Hemsworth, Portman and Waititi- Still Ragnarokin’ in a Dork World
DIRECTED BY TAIKA WAITITI/2022
The special relationship between a man and his favorite tool is often best left between said parties. In the case of Marvel’s Thor, however, the tool brings the party. Indeed, when we catch up with him, Chris Hemsworth’s jovially dense Viking god is something of a tool in his own right in this, his newest adventure. His trusty hammer, Mjölnir, has been smashed to bits by his deposed evil sister, Hela during the Asgard-destroying events of Thor: Ragnarok. By virtue of necessity, Thor moved on, forging a new special relationship with the Grooty space axe, Strombreaker. But what storms brew when his previous love returns… broken?
Oscar-winning actress and essential Star Wars alum Natalie Portman has been somehow lured back to her role of mythophysicist Dr. Jane Foster. Once Thor’s greatest love, he and Foster went their separate ways following their big post-credits smooch in Thor: The Dark World. Thor: Love and Thunder fills us in on the details of the breakup as the pair must reconcile with that painful past… and the painful present. You see, somehow, Mjölnir and Jane are now together. Jane herself, in a none-to-creative re-naming, subsequently becomes “The Mighty Thor”.
Infamously, Portman was done, done, done with all this MCU nonsense after the grim, hackneyed mess of The Dark World. She claimed to only have signed onto her part to work with Thor (2011) director Kenneth Branagh. With him one-and-done, why should she hang around? Whatever her reasons, Portman has returned to literally take up the mantle of Thor. The film, directed, co-starring, and co-written (along with Jennifer Kaytin Robinson) by Busiest Man In Show Business Taika Waititi, finds this series in a wildly different place tonally and aesthetically.
Allowing Hemsworth to double down on his effortless comedic chops is one of the best decisions Kevin Feige and company ever made. Between the major jolt of clownish comedy that this move enabled as well as the comedically unique favors Waititi brings, Marvel Studios caught lightning in a bottle. Unfortunately, as game as Portman is, said lightning eludes her. She is clearly bottled in by the newfangled humorous aspects of her character (though she seems otherwise at home in the latter day crazy cosmic world of the Thor movies). An Oscar she may have, and great she may be, but when it comes to Marvel Studios’ trademark quippy humor, she can’t quite soar like those she’s surrounded by. These returning players also include Tessa Thompson as King Valkyrie and Waititi as Korg, as well as a show-stealing Russell Crowe. (His several humorous mentions of orgies are probably the most kid-unfriendly aspect of this less-intense MCU outing).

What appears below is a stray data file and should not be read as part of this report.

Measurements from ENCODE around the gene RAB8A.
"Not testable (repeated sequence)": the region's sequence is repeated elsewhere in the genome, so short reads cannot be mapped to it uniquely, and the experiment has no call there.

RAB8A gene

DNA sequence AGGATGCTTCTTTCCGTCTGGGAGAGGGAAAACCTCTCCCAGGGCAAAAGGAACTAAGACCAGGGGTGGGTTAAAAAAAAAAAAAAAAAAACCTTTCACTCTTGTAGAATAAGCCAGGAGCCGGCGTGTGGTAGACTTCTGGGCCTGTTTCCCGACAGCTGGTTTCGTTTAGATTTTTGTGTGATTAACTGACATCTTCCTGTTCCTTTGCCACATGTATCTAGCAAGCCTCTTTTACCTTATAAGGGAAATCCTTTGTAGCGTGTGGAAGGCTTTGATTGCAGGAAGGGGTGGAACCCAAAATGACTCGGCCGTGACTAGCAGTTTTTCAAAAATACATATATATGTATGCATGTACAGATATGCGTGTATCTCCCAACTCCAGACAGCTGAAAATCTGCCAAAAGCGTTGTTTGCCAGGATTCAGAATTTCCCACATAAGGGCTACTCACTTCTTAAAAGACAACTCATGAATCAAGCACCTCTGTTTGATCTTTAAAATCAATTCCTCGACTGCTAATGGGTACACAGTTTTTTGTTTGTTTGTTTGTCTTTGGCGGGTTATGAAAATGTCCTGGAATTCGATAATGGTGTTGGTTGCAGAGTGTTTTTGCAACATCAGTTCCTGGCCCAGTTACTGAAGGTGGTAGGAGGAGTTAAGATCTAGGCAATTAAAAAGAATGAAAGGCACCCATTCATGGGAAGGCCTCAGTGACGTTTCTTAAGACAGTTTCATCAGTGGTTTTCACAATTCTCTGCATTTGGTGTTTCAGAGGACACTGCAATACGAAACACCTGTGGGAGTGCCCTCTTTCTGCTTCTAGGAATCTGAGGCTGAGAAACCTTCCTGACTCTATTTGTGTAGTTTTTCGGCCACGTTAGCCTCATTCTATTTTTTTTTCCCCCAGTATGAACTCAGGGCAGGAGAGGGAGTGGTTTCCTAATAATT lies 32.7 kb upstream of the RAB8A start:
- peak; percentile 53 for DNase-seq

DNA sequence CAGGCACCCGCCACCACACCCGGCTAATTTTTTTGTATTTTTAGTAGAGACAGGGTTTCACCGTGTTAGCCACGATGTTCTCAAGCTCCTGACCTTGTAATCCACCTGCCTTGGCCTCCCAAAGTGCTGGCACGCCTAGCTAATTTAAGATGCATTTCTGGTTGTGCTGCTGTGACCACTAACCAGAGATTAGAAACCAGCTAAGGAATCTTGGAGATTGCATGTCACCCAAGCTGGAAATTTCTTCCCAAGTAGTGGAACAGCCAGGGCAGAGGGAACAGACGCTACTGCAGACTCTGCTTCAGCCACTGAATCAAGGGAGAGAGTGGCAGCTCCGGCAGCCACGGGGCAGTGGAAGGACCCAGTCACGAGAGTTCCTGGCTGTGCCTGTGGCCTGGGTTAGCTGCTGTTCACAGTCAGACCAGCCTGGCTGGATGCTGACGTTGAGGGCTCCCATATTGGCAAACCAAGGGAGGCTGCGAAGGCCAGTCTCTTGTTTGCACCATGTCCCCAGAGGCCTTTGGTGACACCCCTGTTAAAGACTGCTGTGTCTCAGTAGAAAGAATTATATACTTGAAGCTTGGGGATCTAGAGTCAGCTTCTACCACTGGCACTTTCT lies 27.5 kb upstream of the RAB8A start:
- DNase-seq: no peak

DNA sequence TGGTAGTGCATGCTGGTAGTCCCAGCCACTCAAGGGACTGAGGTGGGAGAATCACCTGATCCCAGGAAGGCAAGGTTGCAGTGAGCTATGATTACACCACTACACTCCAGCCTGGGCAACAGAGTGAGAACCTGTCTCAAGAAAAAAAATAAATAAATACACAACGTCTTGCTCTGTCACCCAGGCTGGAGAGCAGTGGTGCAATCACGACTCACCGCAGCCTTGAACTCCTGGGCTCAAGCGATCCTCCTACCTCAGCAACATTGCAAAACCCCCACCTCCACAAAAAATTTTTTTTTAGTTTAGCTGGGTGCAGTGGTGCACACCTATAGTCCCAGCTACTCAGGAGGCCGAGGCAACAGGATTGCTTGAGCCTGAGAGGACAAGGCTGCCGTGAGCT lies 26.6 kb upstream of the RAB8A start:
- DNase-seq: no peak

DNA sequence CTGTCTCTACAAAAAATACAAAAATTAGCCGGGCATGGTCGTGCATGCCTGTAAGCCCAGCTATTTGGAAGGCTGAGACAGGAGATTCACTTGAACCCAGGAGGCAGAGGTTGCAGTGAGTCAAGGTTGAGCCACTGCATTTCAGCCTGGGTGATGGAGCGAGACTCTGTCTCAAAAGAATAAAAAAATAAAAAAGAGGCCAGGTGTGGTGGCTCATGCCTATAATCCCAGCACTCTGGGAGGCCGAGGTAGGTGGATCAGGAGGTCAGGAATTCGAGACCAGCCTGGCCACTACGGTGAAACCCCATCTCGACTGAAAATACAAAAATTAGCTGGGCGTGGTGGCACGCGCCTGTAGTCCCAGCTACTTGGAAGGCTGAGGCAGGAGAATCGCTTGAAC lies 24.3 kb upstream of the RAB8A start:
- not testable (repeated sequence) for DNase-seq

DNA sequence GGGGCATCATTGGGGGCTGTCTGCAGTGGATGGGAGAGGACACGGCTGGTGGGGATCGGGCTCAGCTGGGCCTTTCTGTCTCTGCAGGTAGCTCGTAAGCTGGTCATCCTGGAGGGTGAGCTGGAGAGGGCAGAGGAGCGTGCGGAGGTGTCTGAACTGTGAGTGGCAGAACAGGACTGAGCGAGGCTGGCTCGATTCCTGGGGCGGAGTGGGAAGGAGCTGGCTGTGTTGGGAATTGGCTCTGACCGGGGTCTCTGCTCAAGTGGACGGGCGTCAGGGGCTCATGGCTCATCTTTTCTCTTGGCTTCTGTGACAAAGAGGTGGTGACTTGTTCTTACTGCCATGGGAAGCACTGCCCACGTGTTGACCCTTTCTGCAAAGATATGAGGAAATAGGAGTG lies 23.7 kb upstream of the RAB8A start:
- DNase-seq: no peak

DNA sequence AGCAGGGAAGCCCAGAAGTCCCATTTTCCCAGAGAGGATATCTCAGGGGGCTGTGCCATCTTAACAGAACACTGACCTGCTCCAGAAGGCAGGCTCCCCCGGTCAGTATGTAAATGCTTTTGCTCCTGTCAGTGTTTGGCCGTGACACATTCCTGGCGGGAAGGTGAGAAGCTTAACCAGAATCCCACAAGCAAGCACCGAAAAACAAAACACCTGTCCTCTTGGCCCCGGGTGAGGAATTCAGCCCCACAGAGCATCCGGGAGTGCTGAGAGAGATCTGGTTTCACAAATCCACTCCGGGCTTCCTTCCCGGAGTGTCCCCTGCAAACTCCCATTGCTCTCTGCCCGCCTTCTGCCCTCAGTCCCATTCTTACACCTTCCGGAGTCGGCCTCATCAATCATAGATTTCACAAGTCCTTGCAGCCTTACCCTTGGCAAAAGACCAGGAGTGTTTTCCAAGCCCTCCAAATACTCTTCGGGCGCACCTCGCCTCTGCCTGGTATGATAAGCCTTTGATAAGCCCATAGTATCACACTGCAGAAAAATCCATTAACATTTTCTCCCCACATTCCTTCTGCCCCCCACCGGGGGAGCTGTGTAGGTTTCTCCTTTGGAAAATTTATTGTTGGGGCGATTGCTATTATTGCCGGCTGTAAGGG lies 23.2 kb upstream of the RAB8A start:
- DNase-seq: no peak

But here’s the thing… Thor: Love and Thunder isn’t a passing of the baton, but a resolution of previous chapters. All has not been well for Jane in the meantime. Catching up to her is tragically easy, in that the character’s been afflicted with stage 4 cancer. Thor, having once tasked Mjölnir to always protect Jane, literally pulls itself together to grant her the mother of all infusions. Suddenly, she’s a superhero- quite the upgrade from her rapidly ailing state. (Portman absolutely sells the sickly aspect, as gaunt in those scenes as she is impressively buff and blonde-ish in her many Mighty Thor scenes). As noble, smart, and valiant as Dr. Foster is, this transformation is a survival mechanism, an escape. (But isn’t every superhero…?) Perhaps Portman’s awkwardness with the humor is actually the character’s awkwardness with her godly new role?
All the cancer talk does feel somewhat incongruous amid all the saturated space adventure, goofy gods, and Waititi absolutely unleashed in terms of the kind of Millennial/Gen Z ironic non-irony that dominates every other aspect of Love and Thunder. But then again, Waititi is the filmmaker who managed to communicate the horrors of Nazi Germany while embodying an imaginary Hitler in 2019’s great Jojo Rabbit. As they say these days on Midgard, he’s got this.
Thor: Love and Thunder marks the first time any individual MCU character has achieved a fourth movie of their own. Refreshingly, and fully earned, this chapter is largely independent of service to the larger mega-franchise, content to be its own rolling stone from that particular Mount Olympus. Yes, Thor, newly slimmed but unreasonably dense, is dorking around with the Guardians of the Galaxy at the beginning of the story, and yes, there’s at least one post-credits scene paving the way for future merry Marvel forward marching. And yes, there’s an unmemorable villain, Gorr the god butcher, played sternly by Christian Bale (giving what he can in blistering alien makeup). But quite largely, this is the Waititi and Hemsworth Show, a laser-light spectacle bursting with color, cameos, hair metal, WTF moments, and ten-year-old YouTube callbacks. (Screaming goats, anyone?)
At times, Thor: Love and Thunder is every bit the ramshackle romp that Dr. Strange in the Multiverse of Madness is, though it resists that film’s overcooked heft. When the film is good it’s very good, and it’s always at its very best when it opts to simply have fun. At times it goes the other direction, dipping earnestly into pathos that seem more at home elsewhere. It all adds up, however rickety, to a thematically successful entertainment, radiating the kind of zing people seem to want from a Marvel movie. There’s no denying that Hemsworth and Waititi go together like peanut butter and chocolate. Coffee and poptarts. Han and Leia. Tarzan and Jane. Guns and Roses. Rama lama lama ka dinga da dinga dong. Love and thunder.